To prepare her students for carving out a garden site in the schoolyard, middle school teacher Joan Dungey in Yellow Springs, OH, invited them to reflect on and write about their favorite childhood places. Students next shared their memories with a partner; then each pair presented highlights to the rest of the class. "I found it interesting that nearly all of the students recalled some sort of peaceful natural spot where they had played or explored the world as youngsters," notes Joan. As students shared their images, classmates took notes and discussed similarities and patterns they noticed, then began to hone in on features they would like to see in their own outdoor learning center.
"Because one of our goals was building community partnerships, we also considered who else might use the area and how we could meet their needs," says Joan. The garden design the students dreamed up featured, among other things, herb and flower gardens with benches for peaceful reflection and a switchgrass maze to challenge and delight students and the community. "Although the entire garden is a living laboratory for different studies, it's nice that it also reflects students' sense of special places," says Joan.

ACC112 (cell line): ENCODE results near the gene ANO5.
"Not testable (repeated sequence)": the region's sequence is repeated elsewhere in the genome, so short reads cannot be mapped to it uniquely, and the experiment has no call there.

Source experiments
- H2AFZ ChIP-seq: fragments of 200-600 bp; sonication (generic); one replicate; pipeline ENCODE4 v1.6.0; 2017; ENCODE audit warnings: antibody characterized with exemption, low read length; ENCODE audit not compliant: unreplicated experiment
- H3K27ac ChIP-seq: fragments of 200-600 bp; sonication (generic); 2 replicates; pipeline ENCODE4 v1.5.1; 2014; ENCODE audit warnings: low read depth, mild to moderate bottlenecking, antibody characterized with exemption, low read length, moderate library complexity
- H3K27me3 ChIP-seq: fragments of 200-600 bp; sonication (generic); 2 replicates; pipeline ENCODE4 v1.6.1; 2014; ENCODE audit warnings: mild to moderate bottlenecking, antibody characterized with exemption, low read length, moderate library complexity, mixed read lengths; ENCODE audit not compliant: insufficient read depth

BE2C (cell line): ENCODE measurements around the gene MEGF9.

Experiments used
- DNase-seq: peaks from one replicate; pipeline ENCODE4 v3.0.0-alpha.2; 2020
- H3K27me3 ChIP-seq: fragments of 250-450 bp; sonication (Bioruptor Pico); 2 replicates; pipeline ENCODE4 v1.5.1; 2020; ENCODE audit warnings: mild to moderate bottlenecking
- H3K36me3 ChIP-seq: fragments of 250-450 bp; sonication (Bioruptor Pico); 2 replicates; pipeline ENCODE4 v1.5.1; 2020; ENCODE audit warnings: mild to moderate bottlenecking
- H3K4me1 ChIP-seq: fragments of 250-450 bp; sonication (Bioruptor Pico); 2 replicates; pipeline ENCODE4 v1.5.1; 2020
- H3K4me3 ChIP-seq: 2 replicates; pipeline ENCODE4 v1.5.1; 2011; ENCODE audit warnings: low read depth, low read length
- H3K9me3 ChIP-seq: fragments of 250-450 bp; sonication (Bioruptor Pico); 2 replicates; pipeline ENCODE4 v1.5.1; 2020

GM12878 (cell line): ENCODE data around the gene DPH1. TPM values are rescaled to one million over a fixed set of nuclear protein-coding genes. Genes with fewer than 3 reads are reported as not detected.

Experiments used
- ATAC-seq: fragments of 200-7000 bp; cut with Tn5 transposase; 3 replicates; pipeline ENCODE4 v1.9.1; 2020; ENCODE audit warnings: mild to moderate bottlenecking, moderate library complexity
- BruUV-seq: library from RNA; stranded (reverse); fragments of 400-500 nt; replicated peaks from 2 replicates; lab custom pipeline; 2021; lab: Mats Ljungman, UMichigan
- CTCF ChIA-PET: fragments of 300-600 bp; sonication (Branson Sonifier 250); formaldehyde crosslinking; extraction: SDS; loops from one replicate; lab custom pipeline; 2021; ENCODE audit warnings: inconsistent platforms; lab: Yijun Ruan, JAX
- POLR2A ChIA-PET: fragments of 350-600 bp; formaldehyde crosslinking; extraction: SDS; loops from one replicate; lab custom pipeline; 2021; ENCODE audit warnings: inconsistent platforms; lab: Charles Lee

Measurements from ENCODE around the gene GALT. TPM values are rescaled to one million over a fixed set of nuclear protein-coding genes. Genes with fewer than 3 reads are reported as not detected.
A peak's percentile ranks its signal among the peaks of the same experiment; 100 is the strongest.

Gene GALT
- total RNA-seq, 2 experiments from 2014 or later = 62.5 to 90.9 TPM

"If we want to prepare students to live in a democratic culture, they need to learn how to work with others to make decisions and solve problems that arise," says fourth grade teacher Sarah Elwood. "What better place to practice than in a garden project?" she adds.
We have heard from many teachers who have discovered that indoor and outdoor gardening projects provide an ideal context for enabling students to influence the course of their learning. By valuing students' opinions and encouraging them to make decisions, these educators have begun to cultivate motivated, confident, and collaborative learners. Most acknowledge that relinquishing some control and inviting students into the decision-making process isn't necessarily easy or more efficient, but it has the potential for great rewards. We like to hear about your experiences. How have you prepared students to work collaboratively to initiate and sustain growing projects? What advice can you give to colleagues wanting to do the same?